6 Ways to Practice Construction Site Safety

Wednesday 30 August 7:01 AM


As you most likely know, there is a lot involved in keeping any construction site safe. While this is a challenge on its own, perhaps an even greater challenge is to make sure that a construction site is operating in compliance with state and national regulations. Equally challenging is being sure that workers are operating at the same level or standard.

In addition to keeping licences and training up to date, it is also important to have a few extra reminders about how to keep any construction site safe and compliant at all times, which is why we put together this short guide to help you stay on top of your game while at work. It can also help you to determine any possible dangers you may encounter on the job site.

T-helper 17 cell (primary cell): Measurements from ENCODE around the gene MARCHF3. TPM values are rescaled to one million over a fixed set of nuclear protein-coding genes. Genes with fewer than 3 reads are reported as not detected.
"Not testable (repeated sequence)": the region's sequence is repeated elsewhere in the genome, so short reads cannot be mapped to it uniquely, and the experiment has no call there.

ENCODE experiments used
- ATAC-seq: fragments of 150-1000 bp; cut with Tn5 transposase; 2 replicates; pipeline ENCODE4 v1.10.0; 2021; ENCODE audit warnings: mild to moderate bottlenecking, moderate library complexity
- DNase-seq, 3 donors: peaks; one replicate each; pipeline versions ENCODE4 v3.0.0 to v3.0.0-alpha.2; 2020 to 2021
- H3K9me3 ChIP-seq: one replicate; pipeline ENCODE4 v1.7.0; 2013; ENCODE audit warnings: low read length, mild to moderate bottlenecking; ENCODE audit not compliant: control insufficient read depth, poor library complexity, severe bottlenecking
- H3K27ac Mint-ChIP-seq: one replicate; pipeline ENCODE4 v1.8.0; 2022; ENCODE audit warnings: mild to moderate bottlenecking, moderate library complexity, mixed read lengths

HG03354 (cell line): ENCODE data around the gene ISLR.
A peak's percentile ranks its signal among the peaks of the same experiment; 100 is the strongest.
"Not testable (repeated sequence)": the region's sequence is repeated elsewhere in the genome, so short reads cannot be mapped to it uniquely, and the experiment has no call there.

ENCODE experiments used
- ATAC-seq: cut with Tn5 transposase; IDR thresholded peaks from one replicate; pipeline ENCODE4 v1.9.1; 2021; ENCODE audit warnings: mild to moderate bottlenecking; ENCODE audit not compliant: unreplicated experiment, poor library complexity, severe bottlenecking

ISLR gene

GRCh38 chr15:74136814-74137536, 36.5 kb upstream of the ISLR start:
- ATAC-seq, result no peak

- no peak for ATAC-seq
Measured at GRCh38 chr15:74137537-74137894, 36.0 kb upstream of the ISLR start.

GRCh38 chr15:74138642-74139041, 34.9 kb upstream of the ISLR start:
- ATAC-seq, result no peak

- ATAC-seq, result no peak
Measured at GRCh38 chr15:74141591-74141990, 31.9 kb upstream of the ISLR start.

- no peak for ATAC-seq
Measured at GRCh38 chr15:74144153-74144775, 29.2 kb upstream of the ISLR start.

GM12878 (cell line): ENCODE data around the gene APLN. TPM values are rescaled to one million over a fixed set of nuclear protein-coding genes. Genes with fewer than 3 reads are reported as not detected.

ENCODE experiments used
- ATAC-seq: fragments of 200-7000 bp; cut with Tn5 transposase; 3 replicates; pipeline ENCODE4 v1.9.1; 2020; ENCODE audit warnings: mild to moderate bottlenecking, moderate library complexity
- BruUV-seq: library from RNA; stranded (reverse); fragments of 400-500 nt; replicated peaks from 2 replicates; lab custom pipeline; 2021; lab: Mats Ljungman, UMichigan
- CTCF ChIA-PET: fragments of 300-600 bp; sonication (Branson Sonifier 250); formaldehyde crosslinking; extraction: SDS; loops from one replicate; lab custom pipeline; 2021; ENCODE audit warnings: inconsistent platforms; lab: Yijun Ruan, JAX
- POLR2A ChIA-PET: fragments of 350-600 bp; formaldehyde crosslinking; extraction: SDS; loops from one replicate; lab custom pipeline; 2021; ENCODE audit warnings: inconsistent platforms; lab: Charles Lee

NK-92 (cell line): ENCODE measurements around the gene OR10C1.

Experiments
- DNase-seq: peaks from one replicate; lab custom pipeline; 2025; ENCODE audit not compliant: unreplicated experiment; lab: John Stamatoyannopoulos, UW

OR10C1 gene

1.    Fall Protection

 

 

Having fall protection is essential in a majority of work sites due to the fact that construction sites have a host of potential hazards. In fact, there are strict regulations in place because it is one of the main causes of injury on a job site. Your duty as a worker is to assess any fall hazards of your job site and to avoid working in areas where fall protections are not yet installed.

If you are using a fall arrest system, workers should inspect them before use to be sure that the equipment is in proper working order and contains no damage. It is important to note, employees are not the only parties responsible for making sure fall protection equipment is in place and in working order. Employers are equally responsible for providing proper equipment that is safe for use on job sites. Employers are also responsible for ensuring that additional fall prevention apparatuses are put into place, for example, guard rails and safety nets.

 

2.    Scaffold Safety